Drug-Impaired Pickup Truck Driver Caused Crash That Killed 7 Motorcyclists


WASHINGTON (Dec. 1, 2020) — A pickup truck driver under the influence of illicit drugs crossed the centerline of a rural Randolph, New Hampshire, highway June 21, 2019, striking a group of motorcyclists and killing seven of them, the National Transportation Safety Board announced in a public meeting held Tuesday.

The group of 15 motorcycles, carrying 15 riders and seven passengers, was traveling in staggered formation on U.S. Route 2 in Randolph when a pickup truck towing a trailer crossed the centerline of the two-lane highway and struck the lead motorcycle. That collision began a crash sequence involving 13 of the 15 motorcycles. In addition to the seven people killed, one motorcyclist was seriously injured. The pickup truck driver was uninjured.


(In this photo taken June 21, 2019, the pickup truck and trailer that crashed into a group of 15 motorcycles is seen where it came to rest following the impact on U.S. 2. Photo Credit: New Hampshire State Police)

The 23-year-old pickup truck driver, who had a long history of drug abuse, told police he had used both heroin and cocaine on the day of the crash. Heroin is a highly impairing opioid and cocaine is a stimulant. Post-crash tests confirmed the presence of those drugs in the driver's system, in addition to morphine and fentanyl, also highly impairing drugs. Investigators said that the use of multiple drugs caused the impairment that likely led to the crash.

“This horrific crash was avoidable at many levels," said NTSB Chairman Robert L. Sumwalt. "The pickup truck driver was impaired from the use of multiple drugs. The motor carrier had an egregious disregard for safety and the Massachusetts Registry of Motor Vehicles failed to suspend the driver's license for an offense in Connecticut. There are systems to catch these things and they all failed."

The driver, who held a Massachusetts commercial driver's license, was arrested in Connecticut on May 11, 2019, after failing a field sobriety test and refusing a urine drug test. The driver's privileges were suspended in Connecticut about five weeks before the crash in New Hampshire.  

Connecticut sent notices of the arrest both electronically and by mail to the Massachusetts Registry of Motor Vehicles (RMV), where state law would have led to immediate suspension of the driver's license to operate any kind of motor vehicle. Although the Massachusetts RMV received both the electronic and paper notices by May 29, 2019, no action to suspend the license was taken before the fatal June 21 crash.

Investigators said had the Massachusetts RMV taken timely action, the driver would not have had a valid license when he was hired by the interstate motor carrier, Westfield Transport, just two days before the crash. The NTSB concluded the problems with state-to-state notifications were not limited to Massachusetts and recommended states review their procedures for sending and receiving driver infraction and suspension notices and to remedy any deficiencies identified in the reviews.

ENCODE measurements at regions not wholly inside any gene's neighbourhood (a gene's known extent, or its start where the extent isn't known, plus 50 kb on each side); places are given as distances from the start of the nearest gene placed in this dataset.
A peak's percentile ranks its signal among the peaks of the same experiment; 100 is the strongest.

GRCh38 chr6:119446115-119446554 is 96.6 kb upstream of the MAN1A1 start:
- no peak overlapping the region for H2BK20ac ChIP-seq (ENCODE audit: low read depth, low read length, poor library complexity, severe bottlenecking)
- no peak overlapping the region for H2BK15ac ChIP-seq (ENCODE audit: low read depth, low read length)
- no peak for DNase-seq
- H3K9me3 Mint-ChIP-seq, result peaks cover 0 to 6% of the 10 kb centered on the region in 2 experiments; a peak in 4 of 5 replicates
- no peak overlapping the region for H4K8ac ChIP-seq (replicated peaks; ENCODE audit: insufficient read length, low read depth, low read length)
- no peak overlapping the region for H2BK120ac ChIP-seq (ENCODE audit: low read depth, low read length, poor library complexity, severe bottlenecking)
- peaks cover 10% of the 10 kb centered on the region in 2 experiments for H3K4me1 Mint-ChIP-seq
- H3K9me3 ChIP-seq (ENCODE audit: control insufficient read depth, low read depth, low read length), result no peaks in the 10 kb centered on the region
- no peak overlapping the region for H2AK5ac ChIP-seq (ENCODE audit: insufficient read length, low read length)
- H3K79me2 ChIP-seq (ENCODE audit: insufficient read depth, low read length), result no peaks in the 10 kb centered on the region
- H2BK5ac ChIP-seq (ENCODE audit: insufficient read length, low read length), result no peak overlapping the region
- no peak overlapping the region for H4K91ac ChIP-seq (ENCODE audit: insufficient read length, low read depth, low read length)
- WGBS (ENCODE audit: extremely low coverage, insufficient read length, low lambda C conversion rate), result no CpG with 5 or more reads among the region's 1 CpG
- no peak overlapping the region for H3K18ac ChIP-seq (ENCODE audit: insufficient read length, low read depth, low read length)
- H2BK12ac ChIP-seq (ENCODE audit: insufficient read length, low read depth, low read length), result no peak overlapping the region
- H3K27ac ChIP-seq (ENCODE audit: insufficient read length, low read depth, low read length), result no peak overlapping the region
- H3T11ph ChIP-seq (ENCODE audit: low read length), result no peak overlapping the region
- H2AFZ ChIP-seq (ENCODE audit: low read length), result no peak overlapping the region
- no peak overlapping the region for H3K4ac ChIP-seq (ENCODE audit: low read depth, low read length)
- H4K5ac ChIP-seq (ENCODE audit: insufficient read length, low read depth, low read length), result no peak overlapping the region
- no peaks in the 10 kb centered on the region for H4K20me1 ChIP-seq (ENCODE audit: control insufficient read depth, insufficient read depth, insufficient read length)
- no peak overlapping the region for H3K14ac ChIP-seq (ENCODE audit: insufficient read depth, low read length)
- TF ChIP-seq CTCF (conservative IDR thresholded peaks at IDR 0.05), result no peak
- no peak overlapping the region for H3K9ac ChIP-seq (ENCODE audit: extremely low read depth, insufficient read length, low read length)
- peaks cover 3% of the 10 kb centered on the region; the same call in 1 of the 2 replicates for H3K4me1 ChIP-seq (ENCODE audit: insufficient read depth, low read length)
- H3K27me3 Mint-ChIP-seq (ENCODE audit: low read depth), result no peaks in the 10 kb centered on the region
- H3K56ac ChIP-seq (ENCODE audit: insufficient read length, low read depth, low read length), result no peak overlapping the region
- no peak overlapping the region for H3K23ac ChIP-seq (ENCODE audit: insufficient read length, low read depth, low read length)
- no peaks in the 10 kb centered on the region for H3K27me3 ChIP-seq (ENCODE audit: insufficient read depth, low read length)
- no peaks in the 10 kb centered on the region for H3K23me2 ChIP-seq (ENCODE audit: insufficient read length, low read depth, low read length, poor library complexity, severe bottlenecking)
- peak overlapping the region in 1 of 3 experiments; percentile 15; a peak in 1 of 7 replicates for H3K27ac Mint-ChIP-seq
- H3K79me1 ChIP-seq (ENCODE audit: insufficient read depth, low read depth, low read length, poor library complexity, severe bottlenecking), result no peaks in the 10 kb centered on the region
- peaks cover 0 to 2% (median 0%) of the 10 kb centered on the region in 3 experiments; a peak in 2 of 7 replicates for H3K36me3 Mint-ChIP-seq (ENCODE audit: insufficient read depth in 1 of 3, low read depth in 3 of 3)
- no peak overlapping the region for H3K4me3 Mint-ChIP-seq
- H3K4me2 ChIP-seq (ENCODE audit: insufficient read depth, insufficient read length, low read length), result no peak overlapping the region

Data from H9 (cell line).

The NTSB said although Westfield Transport successfully completed the Federal Motor Carrier Safety Administration (FMCSA) new entrant safety assurance program in January 2018, the three-year-old carrier exhibited a “substantial disregard for federal motor carrier safety regulations" and was a “motor carrier without regard for safety."

Non-compliance with regulations included Westfield's failure to conduct a background check on the accident driver or review his safety performance and driving history before he was hired.

The NTSB found that after Westfield exited the new entry program, it increased the number of vehicles it operated and hired additional drivers, which led to more roadside inspections and an increase in their rate of violations. This uptick caused the FMCSA to categorize Westfield as a “moderate-risk" carrier (the second highest risk of five FMCSA categories) four months before the crash. That categorization wasn't enough to trigger additional scrutiny in the form of a compliance review, which might have revealed just how much of a safety hazard Westfield had become.

The NTSB concluded that although the FMCSA's 18-month new entrant safety assurance program functioned as designed, it has inherent limitations that hinder its ability to predict which motor carriers will become unsafe operators. Therefore, the NTSB recommended that the FMCSA add another layer of oversight with a lower tolerance for unsafe carrier operations.

An abstract of the findings, probable cause, and safety recommendations is available at https://go.usa.gov/x76Jk.  The full report is expected to be published in several weeks and will be available at https://go.usa.gov/x76tR.

To report an incident/accident or if you are a public safety agency, please call 1-844-373-9922 or 202-314-6290 to speak to a Watch Officer at the NTSB Response Operations Center (ROC) in Washington, DC (24/7).